Fundamental analysis involves assessing all market components and fundamentals that impact the value of the asset.
It assists in determining the intrinsic value of a crypto asset.
Fundamental analysis focuses on both quantitative and qualitative metrics.
While considering an investment or trade in cryptocurrencies, you may have doubted if a certain coin is overpriced or underpriced. You can use a technique known as crypto fundamental analysis to determine whether it's worth investing in or trading in a coin or not. It is done by looking at its use cases, community, and project team to determine whether the token is intrinsically underpriced or overpriced.
There is a significant difference between cryptocurrencies and other traditional financial assets like stocks. Fundamental stock analysis comprises examining a company's financial health and viability using financial documents. However, in the case of crypto, financial statements or reports are not available to support analysis. So, a little bit different approach is being used.
Fundamental analysis is a method of determining an asset’s fair market value. In crypto, it's all about determining the asset’s fundamentals, which contribute to its value. It is the process of analyzing and evaluating an investment to estimate its future worth or to evaluate if a cryptocurrency has an intrinsic value that isn't represented in its current market price.
It includes research of everything that has the potential to impact the value of a security, from macroeconomic issues like the state of the economy and industry circumstances to microeconomic elements like the effectiveness of the company's management.
As an investor, you may then use this data to purchase or sell holdings tactically based on whether the coin is overvalued or underpriced. It also helps traders to trade with confidence, whether they are non-technical investors or seasoned traders.
Unlike technical analysis, which looks at historical data to anticipate future occurrences, fundamental analysis looks at the larger picture, taking into consideration facts such as the crypto user community, financials, real-world application, and future use.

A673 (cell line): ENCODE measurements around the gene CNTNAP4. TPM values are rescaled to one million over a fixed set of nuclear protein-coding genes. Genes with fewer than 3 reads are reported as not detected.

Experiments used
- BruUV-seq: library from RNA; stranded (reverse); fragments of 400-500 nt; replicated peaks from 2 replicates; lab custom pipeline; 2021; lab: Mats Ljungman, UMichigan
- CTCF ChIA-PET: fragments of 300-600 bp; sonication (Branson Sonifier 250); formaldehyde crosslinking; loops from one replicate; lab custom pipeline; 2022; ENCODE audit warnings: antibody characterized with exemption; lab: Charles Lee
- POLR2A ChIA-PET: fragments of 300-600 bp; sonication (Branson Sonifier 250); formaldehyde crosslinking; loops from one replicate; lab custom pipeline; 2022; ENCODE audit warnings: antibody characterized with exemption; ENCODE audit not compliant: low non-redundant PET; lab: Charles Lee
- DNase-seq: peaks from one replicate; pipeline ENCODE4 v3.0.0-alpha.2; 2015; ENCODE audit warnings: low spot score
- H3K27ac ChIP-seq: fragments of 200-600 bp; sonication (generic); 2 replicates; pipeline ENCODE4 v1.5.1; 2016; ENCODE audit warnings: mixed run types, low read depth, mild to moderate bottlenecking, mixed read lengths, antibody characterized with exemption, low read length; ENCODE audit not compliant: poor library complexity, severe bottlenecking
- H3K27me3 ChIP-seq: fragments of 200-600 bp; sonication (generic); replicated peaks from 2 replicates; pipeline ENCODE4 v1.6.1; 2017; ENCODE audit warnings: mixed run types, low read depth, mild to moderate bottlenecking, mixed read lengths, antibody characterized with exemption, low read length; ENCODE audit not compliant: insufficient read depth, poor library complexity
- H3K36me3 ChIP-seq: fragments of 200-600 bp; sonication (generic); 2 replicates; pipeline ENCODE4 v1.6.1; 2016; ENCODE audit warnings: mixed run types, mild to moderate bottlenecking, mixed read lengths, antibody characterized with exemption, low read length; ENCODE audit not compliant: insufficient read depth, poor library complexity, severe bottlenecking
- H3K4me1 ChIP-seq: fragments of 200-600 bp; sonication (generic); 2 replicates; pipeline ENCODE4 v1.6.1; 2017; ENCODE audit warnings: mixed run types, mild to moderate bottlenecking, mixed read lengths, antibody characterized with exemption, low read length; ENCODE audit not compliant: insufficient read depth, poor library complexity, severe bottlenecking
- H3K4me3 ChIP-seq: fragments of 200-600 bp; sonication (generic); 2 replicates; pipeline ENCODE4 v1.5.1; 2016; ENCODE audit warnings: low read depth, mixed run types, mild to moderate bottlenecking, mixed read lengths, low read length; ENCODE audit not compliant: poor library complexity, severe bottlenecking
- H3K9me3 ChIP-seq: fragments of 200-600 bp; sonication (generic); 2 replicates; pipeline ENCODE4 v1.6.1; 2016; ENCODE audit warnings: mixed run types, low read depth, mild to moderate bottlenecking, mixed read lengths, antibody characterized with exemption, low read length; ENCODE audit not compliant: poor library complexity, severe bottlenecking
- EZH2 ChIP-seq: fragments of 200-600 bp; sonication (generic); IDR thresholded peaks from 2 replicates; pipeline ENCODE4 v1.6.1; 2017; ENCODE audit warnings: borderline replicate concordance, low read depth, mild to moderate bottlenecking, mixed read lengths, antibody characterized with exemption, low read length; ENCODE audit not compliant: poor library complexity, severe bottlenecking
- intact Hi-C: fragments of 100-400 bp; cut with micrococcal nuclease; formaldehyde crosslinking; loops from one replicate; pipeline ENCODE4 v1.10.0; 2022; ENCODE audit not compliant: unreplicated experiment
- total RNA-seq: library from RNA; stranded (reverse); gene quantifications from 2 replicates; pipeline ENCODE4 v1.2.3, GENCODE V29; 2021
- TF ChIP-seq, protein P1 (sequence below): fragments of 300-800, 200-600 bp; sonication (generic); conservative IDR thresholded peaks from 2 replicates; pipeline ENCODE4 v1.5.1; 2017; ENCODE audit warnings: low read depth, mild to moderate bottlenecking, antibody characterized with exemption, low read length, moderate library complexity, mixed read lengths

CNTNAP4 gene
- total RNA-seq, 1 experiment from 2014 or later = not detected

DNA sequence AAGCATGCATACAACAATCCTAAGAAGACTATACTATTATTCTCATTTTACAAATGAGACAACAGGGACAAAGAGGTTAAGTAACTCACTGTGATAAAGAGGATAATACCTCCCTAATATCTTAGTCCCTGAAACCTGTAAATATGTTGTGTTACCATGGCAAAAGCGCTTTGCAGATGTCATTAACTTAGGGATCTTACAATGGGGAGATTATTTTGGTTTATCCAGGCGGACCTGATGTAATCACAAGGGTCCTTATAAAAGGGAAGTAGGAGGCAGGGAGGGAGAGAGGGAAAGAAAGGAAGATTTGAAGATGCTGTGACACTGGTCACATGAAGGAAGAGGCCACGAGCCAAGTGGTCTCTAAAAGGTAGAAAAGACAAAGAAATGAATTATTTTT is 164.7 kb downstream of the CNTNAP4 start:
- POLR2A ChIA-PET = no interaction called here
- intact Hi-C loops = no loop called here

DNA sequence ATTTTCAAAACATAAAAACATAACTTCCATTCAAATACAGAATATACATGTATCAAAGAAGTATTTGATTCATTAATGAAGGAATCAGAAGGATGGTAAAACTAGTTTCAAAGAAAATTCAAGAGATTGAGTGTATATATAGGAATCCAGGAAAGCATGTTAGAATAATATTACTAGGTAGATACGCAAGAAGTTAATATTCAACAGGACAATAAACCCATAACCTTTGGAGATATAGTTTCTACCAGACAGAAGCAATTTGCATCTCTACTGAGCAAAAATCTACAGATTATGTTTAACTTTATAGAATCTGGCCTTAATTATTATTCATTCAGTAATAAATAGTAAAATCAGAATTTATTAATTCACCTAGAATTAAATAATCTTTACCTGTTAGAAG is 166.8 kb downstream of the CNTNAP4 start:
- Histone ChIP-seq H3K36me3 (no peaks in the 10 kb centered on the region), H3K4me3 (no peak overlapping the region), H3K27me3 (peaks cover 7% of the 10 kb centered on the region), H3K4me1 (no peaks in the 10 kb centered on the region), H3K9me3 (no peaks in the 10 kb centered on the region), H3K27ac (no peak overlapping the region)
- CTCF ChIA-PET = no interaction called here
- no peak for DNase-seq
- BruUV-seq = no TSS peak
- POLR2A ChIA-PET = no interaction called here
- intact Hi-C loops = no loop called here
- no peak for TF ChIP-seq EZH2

Fundamental analysis is conducted by focusing on both qualitative and quantitative metrics.
It mainly includes the assessment of the project’s potential, financial stability, and blockchain or the protocol deployed.
The project metrics are based on a qualitative approach that takes into account the performance of the team, the whitepaper, and the competitors. They investigate how crypto works and how it came to be, with a focus on the development side.
A whitepaper is a technical document that explains the goal of the project. It assists investors in understanding how the project differs from others in the crypto market. While undertaking analysis, going through a company’s whitepaper is a good idea to cross-reference this data with the project’s objectives.
You can learn more about the goals and what other people are noticing as red flags. Additionally, it also helps in determining the road map, token economy, and distribution strategy of the project.
You should examine the developer team behind the project in several aspects. Discover more about the project's crew, and look for information on their official website, social media accounts, or platforms like GitHub or Bitbucket where they showcase their open-source projects (developer community).
It gives you the complete picture of the project’s feasibility and legality. How many people contribute, and how active are they? Check to see whether any of the team members have the necessary abilities to complete the assignment. Have they conducted any prior successful projects of this nature? Are they now employed, or have they been tied to any unethical activities or fraud schemes?
It's also a good idea to do a thorough examination of your selected coin's rivals. While a coin may look tempting, if other cryptos are more valued and frequently used, it may not last long.
The financial metrics of a project are based on the quantitative approach. Data on the current traded asset, liquidity, external factors, and market reaction are examples of financial indicators.